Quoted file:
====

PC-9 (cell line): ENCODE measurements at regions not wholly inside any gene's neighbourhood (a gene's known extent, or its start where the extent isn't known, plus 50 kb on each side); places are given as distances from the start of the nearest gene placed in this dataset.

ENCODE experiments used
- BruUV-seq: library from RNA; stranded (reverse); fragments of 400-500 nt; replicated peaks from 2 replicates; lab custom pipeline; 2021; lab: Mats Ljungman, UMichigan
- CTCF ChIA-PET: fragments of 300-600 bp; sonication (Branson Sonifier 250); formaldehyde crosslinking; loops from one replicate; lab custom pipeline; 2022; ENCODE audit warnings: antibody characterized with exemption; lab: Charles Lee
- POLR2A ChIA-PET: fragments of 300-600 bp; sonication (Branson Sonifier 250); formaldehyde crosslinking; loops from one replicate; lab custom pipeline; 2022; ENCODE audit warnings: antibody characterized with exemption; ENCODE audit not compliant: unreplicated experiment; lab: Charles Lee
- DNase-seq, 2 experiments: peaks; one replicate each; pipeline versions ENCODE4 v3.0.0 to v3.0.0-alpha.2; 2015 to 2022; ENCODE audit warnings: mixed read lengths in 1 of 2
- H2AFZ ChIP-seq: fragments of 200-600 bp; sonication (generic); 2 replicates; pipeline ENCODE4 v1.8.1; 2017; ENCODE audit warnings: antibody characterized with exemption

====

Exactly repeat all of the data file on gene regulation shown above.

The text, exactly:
PC-9 (cell line): ENCODE measurements at regions not wholly inside any gene's neighbourhood (a gene's known extent, or its start where the extent isn't known, plus 50 kb on each side); places are given as distances from the start of the nearest gene placed in this dataset.

ENCODE experiments used
- BruUV-seq: library from RNA; stranded (reverse); fragments of 400-500 nt; replicated peaks from 2 replicates; lab custom pipeline; 2021; lab: Mats Ljungman, UMichigan
- CTCF ChIA-PET: fragments of 300-600 bp; sonication (Branson Sonifier 250); formaldehyde crosslinking; loops from one replicate; lab custom pipeline; 2022; ENCODE audit warnings: antibody characterized with exemption; lab: Charles Lee
- POLR2A ChIA-PET: fragments of 300-600 bp; sonication (Branson Sonifier 250); formaldehyde crosslinking; loops from one replicate; lab custom pipeline; 2022; ENCODE audit warnings: antibody characterized with exemption; ENCODE audit not compliant: unreplicated experiment; lab: Charles Lee
- DNase-seq, 2 experiments: peaks; one replicate each; pipeline versions ENCODE4 v3.0.0 to v3.0.0-alpha.2; 2015 to 2022; ENCODE audit warnings: mixed read lengths in 1 of 2
- H2AFZ ChIP-seq: fragments of 200-600 bp; sonication (generic); 2 replicates; pipeline ENCODE4 v1.8.1; 2017; ENCODE audit warnings: antibody characterized with exemption